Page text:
Calling time – giving names to eras

By Nic Price on 1 January 2020 — 1 min read

(I tweeted this last week, and realised it’s the closest thing to a blog post I’ve written for a while, so I thought I’d turn it into one.)

We’re entering the twenties. The 2020s.

Will they be roaring like a century ago?

In Western society the Roaring Twenties was a time of possibility and progress, and in France was known as les années folles (the crazy years). In the US it ended with the Great Depression and the Wall Street Crash of 1929.

I’ve still no idea how to refer to 2010-1019 or 2000-2009.

“It’s the end of the 2010s. Do you remember the twenty tens?” It doesn’t sound right. I wonder if the twenty tens is more linguistically problematic that the nineteen tens.

The noughties – seriously? The 20 hundreds? At what point might it take over the moniker the turn of the century? Or has that been confused by the millennium?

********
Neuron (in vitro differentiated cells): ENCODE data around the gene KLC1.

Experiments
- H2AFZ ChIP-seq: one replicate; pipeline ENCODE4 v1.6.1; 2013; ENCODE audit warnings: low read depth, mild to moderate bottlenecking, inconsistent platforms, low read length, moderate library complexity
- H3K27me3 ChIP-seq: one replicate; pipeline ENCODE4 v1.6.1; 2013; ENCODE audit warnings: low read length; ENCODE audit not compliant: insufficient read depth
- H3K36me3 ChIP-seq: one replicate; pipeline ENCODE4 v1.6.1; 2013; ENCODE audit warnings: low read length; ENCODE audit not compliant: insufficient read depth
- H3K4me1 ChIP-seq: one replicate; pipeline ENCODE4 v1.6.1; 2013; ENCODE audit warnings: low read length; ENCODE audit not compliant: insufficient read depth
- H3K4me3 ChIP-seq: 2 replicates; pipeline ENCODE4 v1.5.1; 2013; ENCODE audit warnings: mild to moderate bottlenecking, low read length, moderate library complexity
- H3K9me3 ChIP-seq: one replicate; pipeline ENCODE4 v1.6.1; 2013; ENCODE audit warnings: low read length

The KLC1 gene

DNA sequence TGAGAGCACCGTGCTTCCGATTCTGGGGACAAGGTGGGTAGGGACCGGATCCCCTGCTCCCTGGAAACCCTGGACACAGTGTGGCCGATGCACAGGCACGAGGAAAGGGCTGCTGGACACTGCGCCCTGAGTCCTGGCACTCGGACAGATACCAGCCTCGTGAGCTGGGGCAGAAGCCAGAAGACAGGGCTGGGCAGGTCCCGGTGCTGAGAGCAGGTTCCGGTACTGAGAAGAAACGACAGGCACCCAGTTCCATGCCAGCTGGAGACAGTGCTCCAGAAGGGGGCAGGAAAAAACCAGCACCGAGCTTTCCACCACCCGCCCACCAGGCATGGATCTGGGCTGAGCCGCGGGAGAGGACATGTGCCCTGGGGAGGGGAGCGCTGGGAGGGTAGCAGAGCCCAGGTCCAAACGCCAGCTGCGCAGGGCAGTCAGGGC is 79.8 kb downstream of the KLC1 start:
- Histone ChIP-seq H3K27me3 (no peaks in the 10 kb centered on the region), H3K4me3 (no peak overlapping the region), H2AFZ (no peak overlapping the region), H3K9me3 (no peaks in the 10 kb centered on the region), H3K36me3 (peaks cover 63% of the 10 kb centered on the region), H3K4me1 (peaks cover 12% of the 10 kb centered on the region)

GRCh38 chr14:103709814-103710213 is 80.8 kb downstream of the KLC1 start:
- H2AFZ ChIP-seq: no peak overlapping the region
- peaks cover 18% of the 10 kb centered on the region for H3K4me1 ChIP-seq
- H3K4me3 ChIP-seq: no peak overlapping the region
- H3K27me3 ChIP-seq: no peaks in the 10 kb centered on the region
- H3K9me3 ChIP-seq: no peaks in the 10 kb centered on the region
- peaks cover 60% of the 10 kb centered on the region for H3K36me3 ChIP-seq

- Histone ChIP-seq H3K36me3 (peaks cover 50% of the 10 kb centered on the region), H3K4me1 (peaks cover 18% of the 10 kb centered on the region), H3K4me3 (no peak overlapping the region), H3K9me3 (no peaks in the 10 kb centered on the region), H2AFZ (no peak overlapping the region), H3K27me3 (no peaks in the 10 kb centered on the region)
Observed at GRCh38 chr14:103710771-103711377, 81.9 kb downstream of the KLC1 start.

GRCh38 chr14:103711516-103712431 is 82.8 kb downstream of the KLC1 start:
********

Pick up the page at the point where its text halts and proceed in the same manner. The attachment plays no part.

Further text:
What other decades have their own nickname? And I wonder whether blocks of time are given the same treatment in other cultures and languages.

Most eras seem to be defined by major events or by political leaders.

The 1890s are known as the Gay Nineties in the US, and the Naughty Nineties in the UK.

The London-centric term Swinging Sixties was apparently coined on 15th April 1966.

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